Enols and Enolates
The Hell–Volhard–Zelinsky Reaction
Last updated: December 15th, 2020 |
A Guided Tour Through “Hell” : The Hell Volhard Zelinsky (HVZ) Reaction
In this article we introduce the Hell-Volhard-Zelinsky reaction of carboxylic acids, which results in an alpha bromo carboxylic acid. After summarizing what the reaction does, we’ll go through the four stages of the mechanism that eventually result in the formation of a new C-Br bond with the breakage of a C-H bond.
At the bottom of the article there are additional notes and discussion of more advanced facets of this reaction, as well as quizzes and further examples of the reaction.
Table of Contents
- The Hell-Volhard-Zelinsky Reaction
- Red Phosphorus (P) And Bromine: The Reactants From “Hell”
- Descent Into Hell: PBr3
- Highway To Hell: Enolization
- Hell’s Kitchen: Bromination Of The Enol
- Hellish Waters: Hydrolysis Of The Acid Bromide
- Summary of the Hell-Volhard Zelinsky Reaction
- [Supplemental]: Synthesis of Amino Acids
- [Supplemental]: A Kinder, Gentler Road Through Hell
- Quiz Yourself!
- (Advanced) References and Further Reading
If you take a carboxylic acid like the one below, and treat it with PBr3 and excess Br2, then add water, you get an alpha-bromo acid. Like this:
At first glance, it looks like a simple substitution reaction, since all we’re doing is breaking C-H and forming C-Br on the same carbon. Simple, right?
Well… not exactly.
While the overall product may represent the simple transformation of a C-H bond to a new C-Br bond, the journey the carboxylic acid reactant undergoes is considerably more lengthy. Hellish, even.
You know those Rube Goldberg machines that require 15 intricate steps just to wipe a napkin? It’s kind of like that.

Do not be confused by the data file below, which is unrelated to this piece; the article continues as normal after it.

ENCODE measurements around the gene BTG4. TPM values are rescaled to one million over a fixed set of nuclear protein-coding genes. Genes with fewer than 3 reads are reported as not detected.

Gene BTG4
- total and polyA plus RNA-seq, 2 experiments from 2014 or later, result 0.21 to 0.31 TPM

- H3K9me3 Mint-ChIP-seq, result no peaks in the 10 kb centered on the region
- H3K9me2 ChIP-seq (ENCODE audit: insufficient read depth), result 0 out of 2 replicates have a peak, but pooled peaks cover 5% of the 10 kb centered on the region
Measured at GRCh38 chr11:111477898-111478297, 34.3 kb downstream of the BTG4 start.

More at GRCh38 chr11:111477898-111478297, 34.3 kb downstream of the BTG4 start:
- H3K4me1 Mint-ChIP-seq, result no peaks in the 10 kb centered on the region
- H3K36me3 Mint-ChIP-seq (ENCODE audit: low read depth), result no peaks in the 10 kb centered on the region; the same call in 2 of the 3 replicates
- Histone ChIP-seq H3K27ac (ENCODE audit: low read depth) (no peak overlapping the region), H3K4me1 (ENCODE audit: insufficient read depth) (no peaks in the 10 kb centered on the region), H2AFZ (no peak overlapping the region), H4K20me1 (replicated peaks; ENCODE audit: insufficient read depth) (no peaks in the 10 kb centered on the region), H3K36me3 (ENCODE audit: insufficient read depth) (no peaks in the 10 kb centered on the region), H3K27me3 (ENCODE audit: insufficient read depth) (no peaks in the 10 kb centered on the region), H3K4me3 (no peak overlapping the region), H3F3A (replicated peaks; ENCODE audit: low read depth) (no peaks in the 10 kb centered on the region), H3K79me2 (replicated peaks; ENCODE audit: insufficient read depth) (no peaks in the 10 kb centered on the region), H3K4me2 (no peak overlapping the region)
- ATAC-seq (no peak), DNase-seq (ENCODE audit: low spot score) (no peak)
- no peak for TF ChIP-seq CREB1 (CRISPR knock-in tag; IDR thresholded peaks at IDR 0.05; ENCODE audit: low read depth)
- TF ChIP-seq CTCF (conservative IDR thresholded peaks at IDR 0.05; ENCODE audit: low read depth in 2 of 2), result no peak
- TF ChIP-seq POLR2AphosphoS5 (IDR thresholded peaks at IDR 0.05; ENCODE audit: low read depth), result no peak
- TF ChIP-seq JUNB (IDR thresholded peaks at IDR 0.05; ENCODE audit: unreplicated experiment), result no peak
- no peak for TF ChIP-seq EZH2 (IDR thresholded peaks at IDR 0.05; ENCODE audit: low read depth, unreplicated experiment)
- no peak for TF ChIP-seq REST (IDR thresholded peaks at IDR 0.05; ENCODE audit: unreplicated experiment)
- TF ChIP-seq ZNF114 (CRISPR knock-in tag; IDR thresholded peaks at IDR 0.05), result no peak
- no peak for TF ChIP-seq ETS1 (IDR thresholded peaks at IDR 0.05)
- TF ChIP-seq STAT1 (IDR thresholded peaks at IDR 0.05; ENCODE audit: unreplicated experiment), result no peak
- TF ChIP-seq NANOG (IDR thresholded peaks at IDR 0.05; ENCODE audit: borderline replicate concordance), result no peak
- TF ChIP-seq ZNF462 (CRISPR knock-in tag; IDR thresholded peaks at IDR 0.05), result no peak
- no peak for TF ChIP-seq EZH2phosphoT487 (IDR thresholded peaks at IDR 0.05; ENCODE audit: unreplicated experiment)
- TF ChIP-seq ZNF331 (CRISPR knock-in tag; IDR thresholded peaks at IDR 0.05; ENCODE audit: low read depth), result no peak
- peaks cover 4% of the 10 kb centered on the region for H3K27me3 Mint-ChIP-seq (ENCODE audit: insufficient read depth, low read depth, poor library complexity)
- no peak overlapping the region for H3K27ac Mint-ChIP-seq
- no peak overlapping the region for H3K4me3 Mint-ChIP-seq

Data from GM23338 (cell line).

As we’ll see, there are 4 stages to the HVZ. None of the individual steps are new in and of themselves, but it can be a lot to keep track of. The four stages are:
- Conversion of the carboxylic acid to the acyl bromide
- Tautomerization of the acyl bromide to its enol form (breaking C-H)
- Bromination of the alpha-carbon of the enol (forming C-Br)
- Hydrolysis of the acid bromide to the carboxylic acid.
It’s a bit like a huge math equation where almost all of the terms cancel out at the end except for the breakage of C-H and the formation of C-Br.
For this infernal contraption you can thank one Carl Magnus von Hell, who first reported a version of this reaction in 1881. Contributions to the scope and understanding of the reaction by two subsequent researchers led to the shackling of Hell’s name together with Volhard and Zelinsky in a process we now call the Hell-Volhard-Zelinsky reaction. Following the modern practice of abbreviating three-component names by their initials, it is often just called the HVZ reaction for short, or “the Hell” for fun.
Why is it important? Well, there are some interesting applications. The products of the Hell can be used to make amino acids, for example, [see reference below] and not only that, the final acid bromide product can be quenched with other nucleophiles besides water to give alpha-halo esters and alpha halo amides if desired.
First, let’s clear one thing up. Although in the first example the reagents were written PBr3 and Br2, it is not uncommon to see the reagents for this reaction written like P + Br2 . What does this mean?
P/Br2 really just means the same as PBr3 / Br2. Let me explain.
The P here stands for elemental phosphorus. Like elemental carbon, which can present itself as graphite, diamond, or buckminsterfullerene, elemental phosphorus forms several “allotropes“. The P in use here is red phosphorus and is reasonably air-stable unless provoked, such as when it is dragged across a rough surface. This makes it useful for applications like match heads, where you’ve probably encountered it at some point. (Another allotrope of phosphorus, white phosphorus, needs no provocation to spontaneously combust in air and is often used in munitions. Pro tip: This is a reagent more suited to a DMZ than the HVZ : – ). )